We welcome the introduction of a draft access to information strategy, particularly as recent ICO strategic documents such as the ‘Information Rights Strategic Plan 2017-2021’ and the ‘Regulatory Action Policy’ primarily reflect a data protection perspective even though they apply to the full range of the ICO’s functions including FOI. We are extremely pleased to see access to information now being dealt with in its own terms.
The Information Commissioner’s Office has invited comments on a draft policy setting out its approach to taking action against those who have breached the legislation it enforces. The Campaign’s response states:
“Although the draft Regulatory Action Policy purports to address the ICO’s policy in relation to all the legislation it enforces, the focus on data protection, and nothing else, is overwhelming. The document gives the impression that all other issues, including freedom of information, have been squeezed off the ICO’s agenda altogether.
The Campaign has responded to the Cabinet Office’s consultation on a draft revised code of practice under section 45 of the Freedom of Information Act. The revised code would replace the current one that was issued in November 2004, shortly before the Act came fully into force.
Although the draft revised code is said to provide guidance on ‘best practice’ under the Act we think it needs to go significantly further to justify that description. As it stands the proposed code:
- does not fully reflect changes in the interpretation of the Act resulting from Upper Tribunal and court decisions
- describes as ‘best practice’ some measures which are required under the Act, implying that these statutory requirements are optional
- fails to properly explain the advice that should be provided when requests exceed the cost limit and how the Act’s provisions on vexatious requests should operate
- is weaker in key respects that the 2004 version of the code it is intended to replace, omitting numerous helpful passages from it. The effect is to limit rather than extend the spread of good practice.
In the Campaign’s view the new code should be substantially improved before it is introduced.
A new legal block on the disclosure of information about NHS safety investigations will fuel public suspicion of cover-ups and protect poor quality inquiries from scrutiny, says the Campaign for Freedom of Information.
The Department of Health has proposed new arrangements for investigating serious hospital safety incidents. The aim is to encourage staff to speak frankly to investigators about mistakes they may have made without fear of being victimised. As a result, only the investigation report could be published. A new legal prohibition on disclosure would prevent the actual evidence obtained by investigators from being released under the Freedom of Information (FOI) Act. A hospital would not be able to release it voluntarily even if it wanted to and Parliament would not be able to obtain it either.
The Campaign has published an updated version of its response to the Commission on Freedom of Information, which it has also sent to the Commission. Its original submission contained a survey of Tribunal decisions which at that time was incomplete. The updated version contains the complete survey.
The Campaign has responded to a Ministry of Justice consultation proposing the introduction of fees for appeals against decisions of the Information Commissioner to the First-tier Tribunal.
We do not support the proposal. We think the proposed fees, of £100 for a case determined on the papers and £600 for an appeal involving an oral hearing, will deter many requesters from pursuing potentially successful appeals under the Freedom of Information Act or Environmental Information Regulations. It will be the public, and in particular, the public interest in the accountability of public authorities, that will be damaged.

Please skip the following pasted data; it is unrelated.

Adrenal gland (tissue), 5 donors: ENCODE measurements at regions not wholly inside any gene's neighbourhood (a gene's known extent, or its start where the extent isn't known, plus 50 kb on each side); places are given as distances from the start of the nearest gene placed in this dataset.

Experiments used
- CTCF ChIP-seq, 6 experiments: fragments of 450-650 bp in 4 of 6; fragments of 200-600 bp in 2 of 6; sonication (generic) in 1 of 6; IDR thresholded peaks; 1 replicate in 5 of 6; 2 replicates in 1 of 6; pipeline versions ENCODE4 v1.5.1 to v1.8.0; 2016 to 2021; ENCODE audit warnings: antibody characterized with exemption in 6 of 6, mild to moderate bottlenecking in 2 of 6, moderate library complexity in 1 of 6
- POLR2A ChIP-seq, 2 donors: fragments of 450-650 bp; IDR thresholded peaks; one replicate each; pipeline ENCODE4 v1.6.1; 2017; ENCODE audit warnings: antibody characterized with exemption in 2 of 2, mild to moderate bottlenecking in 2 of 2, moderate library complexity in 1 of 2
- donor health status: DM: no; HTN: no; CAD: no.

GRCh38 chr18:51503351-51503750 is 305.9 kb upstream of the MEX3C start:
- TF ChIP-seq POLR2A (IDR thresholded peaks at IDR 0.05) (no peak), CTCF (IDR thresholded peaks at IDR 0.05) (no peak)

The Ministry of Justice is consulting on proposals that fees should be introduced for appeals to the Tribunal against Information Commissioner FOI decisions. The proposals would have serious implications for individual FOI requesters and the general public. However, figuring out precisely where these proposals can be found is a little tricky.
The Campaign has commented on proposals for a draft transparency clause produced by the Crown Commercial Service, a Cabinet Office agency. The clause is intended to be included in an updated version of the Model Services Contract which is designed for use by government departments when procuring services. The Government is committed in the Open Government Partnership National Action Plan 2013-2015 (see commitment 12) to introduce such standard transparency clauses into government contracts and to draw them up in consultation with civil society organisations and business.
The Campaign has responded to a consultation on behalf of the Senior President of Tribunals on the proposal to allow some Freedom of Information Act appeals against decisions of the Information Commissioner to be dealt with by a single judge sitting alone rather than, as at present, by a judge and two lay members.
The Campaign has responded to a consultation reviewing the statutory bar in section 24 of the Animals (Scientific Procedures) Act 1986 which prohibits the disclosure of information supplied to the Home Office in applications to use animals in scientific research. The Campaign welcomes the proposed removal of the bar. But it opposes plans to replace it by a narrower prohibition on the disclosure of information about researchers, research locations and intellectual property. It says the FOI exemptions adequately protect such information already. An absolute bar would prevent disclosure even where it would not be harmful or would be in the public interest. However, the Campaign has said that it does not object to a proposed a new offence for malicious disclosures made with the intention of causing harm or for personal gain.